There are a lot of smartphones out there now. You know this. To add to the confusion, many companies are now parading out multiple top-drawer phones: think Samsung's Galaxy S and Note series, or the Xperia Z and Z Ultra from Sony. Even LG, whose new G2 flagship I'm poring over this time around, has both the G and G Pro to tempt buyers. It's getting increasingly difficult to launch a smartphone with some standout feature, something more than just bigger screens and faster processors.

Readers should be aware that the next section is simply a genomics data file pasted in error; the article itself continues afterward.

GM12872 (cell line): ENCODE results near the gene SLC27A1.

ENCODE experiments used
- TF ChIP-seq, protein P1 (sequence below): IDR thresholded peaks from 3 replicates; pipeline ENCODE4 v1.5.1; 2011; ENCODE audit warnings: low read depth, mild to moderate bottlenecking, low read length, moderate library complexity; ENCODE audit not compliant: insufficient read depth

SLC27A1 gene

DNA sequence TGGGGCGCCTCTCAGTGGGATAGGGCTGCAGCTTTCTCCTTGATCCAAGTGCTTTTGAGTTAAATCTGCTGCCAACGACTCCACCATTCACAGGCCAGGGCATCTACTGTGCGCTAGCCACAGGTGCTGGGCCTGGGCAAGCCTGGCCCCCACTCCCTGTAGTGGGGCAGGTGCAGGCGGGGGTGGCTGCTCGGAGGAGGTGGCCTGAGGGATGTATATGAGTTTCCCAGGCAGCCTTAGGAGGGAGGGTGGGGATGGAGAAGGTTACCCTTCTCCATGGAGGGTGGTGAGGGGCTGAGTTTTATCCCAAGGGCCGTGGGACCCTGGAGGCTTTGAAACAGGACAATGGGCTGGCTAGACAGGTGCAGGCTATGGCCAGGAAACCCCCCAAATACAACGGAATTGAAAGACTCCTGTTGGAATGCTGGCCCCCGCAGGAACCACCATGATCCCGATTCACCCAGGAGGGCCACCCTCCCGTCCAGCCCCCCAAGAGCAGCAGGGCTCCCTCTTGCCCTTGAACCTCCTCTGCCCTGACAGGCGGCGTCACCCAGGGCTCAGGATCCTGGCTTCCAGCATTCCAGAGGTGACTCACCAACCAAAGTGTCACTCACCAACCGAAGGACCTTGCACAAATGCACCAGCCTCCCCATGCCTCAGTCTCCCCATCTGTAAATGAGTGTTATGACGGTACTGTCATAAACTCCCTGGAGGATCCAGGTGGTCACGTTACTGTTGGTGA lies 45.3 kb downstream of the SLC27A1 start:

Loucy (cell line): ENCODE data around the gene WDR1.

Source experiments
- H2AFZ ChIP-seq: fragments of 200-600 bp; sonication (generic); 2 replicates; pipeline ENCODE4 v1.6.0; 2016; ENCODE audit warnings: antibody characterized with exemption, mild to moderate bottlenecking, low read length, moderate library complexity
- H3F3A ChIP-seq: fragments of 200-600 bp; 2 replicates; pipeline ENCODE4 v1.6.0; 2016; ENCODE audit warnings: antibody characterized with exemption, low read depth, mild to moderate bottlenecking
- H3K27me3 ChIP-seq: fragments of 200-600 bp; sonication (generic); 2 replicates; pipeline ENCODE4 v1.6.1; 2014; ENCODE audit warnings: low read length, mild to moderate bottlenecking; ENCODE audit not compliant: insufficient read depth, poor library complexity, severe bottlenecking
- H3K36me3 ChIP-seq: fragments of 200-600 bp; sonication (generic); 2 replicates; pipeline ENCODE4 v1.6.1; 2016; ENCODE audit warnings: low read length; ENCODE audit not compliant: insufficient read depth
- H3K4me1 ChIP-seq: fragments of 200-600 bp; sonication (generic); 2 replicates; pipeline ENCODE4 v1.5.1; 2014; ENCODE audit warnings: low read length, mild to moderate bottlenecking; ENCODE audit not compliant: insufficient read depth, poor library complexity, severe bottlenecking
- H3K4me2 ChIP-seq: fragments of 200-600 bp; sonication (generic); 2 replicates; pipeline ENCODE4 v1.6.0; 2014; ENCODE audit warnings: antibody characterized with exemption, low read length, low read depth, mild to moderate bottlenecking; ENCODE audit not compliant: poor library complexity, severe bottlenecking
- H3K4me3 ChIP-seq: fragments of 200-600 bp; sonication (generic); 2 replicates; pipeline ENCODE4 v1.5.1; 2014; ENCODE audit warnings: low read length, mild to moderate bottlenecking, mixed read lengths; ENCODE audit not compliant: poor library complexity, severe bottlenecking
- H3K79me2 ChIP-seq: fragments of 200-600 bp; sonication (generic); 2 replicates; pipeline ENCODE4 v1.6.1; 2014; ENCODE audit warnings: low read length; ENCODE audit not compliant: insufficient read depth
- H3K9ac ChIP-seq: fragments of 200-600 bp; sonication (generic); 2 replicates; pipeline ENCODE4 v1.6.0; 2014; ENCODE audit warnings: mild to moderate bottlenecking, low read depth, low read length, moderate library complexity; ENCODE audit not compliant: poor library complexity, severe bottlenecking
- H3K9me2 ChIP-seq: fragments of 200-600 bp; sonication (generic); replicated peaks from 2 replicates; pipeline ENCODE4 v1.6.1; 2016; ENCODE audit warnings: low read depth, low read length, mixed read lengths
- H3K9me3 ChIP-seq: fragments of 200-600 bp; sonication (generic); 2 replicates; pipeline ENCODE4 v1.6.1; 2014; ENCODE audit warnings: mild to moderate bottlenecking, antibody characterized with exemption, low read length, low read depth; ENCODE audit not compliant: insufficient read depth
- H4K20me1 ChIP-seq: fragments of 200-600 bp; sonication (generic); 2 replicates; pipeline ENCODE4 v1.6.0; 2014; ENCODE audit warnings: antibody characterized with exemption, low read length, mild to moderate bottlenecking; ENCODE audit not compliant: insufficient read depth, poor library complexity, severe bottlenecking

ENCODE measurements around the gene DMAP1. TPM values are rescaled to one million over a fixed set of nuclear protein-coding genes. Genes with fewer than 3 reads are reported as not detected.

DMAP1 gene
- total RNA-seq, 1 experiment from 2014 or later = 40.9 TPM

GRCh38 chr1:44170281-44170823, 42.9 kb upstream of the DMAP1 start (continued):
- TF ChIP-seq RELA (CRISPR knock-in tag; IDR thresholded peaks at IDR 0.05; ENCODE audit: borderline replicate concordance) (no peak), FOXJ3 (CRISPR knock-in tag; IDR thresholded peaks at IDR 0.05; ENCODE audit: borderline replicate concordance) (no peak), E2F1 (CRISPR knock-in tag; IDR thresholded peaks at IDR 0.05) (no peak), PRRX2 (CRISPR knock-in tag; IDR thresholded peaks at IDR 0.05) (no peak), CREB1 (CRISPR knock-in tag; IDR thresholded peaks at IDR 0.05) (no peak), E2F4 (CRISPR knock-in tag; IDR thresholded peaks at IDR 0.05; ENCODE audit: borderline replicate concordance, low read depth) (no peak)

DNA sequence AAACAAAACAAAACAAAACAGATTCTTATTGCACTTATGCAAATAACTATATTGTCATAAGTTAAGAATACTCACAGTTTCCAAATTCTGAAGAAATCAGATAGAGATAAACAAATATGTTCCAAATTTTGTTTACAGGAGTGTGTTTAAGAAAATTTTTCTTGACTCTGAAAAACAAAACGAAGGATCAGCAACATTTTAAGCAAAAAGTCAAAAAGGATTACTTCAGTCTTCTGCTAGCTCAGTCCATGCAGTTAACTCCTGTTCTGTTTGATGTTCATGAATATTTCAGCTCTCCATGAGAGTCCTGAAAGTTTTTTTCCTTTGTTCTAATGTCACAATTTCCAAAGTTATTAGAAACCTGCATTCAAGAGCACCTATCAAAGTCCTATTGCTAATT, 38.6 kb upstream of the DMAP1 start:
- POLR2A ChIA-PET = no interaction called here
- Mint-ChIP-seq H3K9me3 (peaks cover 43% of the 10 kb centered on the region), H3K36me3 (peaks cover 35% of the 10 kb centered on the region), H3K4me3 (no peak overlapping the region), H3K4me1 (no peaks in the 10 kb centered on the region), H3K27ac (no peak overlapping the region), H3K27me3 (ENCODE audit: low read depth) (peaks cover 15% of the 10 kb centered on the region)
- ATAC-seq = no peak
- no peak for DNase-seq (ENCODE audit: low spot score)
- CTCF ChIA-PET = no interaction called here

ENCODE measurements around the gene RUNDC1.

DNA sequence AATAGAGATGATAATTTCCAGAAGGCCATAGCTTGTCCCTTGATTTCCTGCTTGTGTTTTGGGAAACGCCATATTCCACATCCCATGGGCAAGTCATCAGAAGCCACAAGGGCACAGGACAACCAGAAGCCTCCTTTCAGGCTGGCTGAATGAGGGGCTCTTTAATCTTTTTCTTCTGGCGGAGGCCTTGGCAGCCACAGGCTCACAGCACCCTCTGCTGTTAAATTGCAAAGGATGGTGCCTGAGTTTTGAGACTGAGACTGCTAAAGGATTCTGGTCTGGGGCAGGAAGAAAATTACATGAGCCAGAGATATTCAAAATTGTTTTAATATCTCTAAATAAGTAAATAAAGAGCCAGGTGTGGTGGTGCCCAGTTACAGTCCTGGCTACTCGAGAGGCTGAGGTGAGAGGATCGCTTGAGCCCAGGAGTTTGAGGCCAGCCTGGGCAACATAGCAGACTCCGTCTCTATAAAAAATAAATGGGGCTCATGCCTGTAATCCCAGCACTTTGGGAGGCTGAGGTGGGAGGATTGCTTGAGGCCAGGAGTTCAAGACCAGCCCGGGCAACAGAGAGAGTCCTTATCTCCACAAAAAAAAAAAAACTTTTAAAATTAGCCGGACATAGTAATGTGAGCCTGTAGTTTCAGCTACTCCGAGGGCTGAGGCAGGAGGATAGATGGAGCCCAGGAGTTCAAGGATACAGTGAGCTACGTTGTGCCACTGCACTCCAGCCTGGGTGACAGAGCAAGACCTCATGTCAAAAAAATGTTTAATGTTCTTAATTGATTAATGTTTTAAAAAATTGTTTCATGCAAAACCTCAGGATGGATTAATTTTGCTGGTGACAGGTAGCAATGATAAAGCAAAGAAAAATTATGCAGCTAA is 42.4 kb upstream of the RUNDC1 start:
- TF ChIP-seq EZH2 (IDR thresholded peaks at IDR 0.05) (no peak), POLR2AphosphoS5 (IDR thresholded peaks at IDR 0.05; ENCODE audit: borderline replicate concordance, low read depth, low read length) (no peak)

For the G2, LG's decided to make a major change to the phone's physical layout -- in a bullet-point summary, it has buttons on the back. Three, in fact. LG reckons that as the size of smartphones has increased, at this point, the viability of buttons around the edges is now questionable. The new G model lands between last year's Optimus G and the Pro size-wise, breaking through the 5-inch screen barrier with a bright 5.2-inch, 1080p IPS screen. The rest of the feature set will seem familiar to anyone who's read a flagship Android phone review in the last 12 months. Optical image stabilization, remote control blaster, a mixed bag of proprietary software features and Android 4.2.2. There's also some new stuff, including 24-bit / 192kHz audio recording and playback, and it could well be the first Snapdragon 800-powered smartphone to reach US stores -- that's Qualcomm's most potent mobile processor yet. But with IFA just finished and the Galaxy Note 3 now official, is a button transplant going to be enough? In fact, that's a red herring, because there's actually a far better reason to buy the G2 -- and it's none of the above. %Gallery-slideshow79381%